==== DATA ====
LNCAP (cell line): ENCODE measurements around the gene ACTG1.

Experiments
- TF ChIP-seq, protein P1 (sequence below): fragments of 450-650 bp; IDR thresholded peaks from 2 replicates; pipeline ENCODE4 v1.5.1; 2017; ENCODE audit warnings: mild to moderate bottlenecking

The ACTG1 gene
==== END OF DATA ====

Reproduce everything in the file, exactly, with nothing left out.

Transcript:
LNCAP (cell line): ENCODE measurements around the gene ACTG1.

Experiments
- TF ChIP-seq, protein P1 (sequence below): fragments of 450-650 bp; IDR thresholded peaks from 2 replicates; pipeline ENCODE4 v1.5.1; 2017; ENCODE audit warnings: mild to moderate bottlenecking

The ACTG1 gene